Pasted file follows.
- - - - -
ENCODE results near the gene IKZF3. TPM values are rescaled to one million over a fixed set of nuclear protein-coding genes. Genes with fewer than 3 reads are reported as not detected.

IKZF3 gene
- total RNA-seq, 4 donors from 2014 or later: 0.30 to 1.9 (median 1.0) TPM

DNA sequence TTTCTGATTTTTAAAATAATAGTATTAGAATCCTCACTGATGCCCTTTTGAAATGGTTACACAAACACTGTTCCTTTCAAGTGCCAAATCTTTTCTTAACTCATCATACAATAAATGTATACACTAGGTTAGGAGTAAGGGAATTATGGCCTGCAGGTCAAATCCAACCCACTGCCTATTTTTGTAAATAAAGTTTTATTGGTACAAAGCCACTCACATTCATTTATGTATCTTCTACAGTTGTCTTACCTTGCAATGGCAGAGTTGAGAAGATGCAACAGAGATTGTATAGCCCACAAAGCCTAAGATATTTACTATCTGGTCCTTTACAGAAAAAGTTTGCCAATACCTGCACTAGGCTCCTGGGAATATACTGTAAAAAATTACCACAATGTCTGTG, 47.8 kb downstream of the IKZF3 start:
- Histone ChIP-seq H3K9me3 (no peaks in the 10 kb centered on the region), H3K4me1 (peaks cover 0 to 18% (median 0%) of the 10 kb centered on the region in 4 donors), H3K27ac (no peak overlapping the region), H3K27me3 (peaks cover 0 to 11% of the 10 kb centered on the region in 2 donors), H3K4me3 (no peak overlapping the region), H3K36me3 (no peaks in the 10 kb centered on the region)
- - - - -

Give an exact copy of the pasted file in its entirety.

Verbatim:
ENCODE results near the gene IKZF3. TPM values are rescaled to one million over a fixed set of nuclear protein-coding genes. Genes with fewer than 3 reads are reported as not detected.

IKZF3 gene
- total RNA-seq, 4 donors from 2014 or later: 0.30 to 1.9 (median 1.0) TPM

DNA sequence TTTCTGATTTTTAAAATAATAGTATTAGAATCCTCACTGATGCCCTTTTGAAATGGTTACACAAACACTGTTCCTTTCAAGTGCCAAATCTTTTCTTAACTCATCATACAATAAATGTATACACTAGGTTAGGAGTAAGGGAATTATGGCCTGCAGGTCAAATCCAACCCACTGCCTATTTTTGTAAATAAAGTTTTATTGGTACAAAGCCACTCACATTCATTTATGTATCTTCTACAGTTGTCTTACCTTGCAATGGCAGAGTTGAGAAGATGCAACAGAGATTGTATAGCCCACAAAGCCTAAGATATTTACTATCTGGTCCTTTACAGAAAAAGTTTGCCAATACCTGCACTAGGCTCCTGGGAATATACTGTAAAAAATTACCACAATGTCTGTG, 47.8 kb downstream of the IKZF3 start:
- Histone ChIP-seq H3K9me3 (no peaks in the 10 kb centered on the region), H3K4me1 (peaks cover 0 to 18% (median 0%) of the 10 kb centered on the region in 4 donors), H3K27ac (no peak overlapping the region), H3K27me3 (peaks cover 0 to 11% of the 10 kb centered on the region in 2 donors), H3K4me3 (no peak overlapping the region), H3K36me3 (no peaks in the 10 kb centered on the region)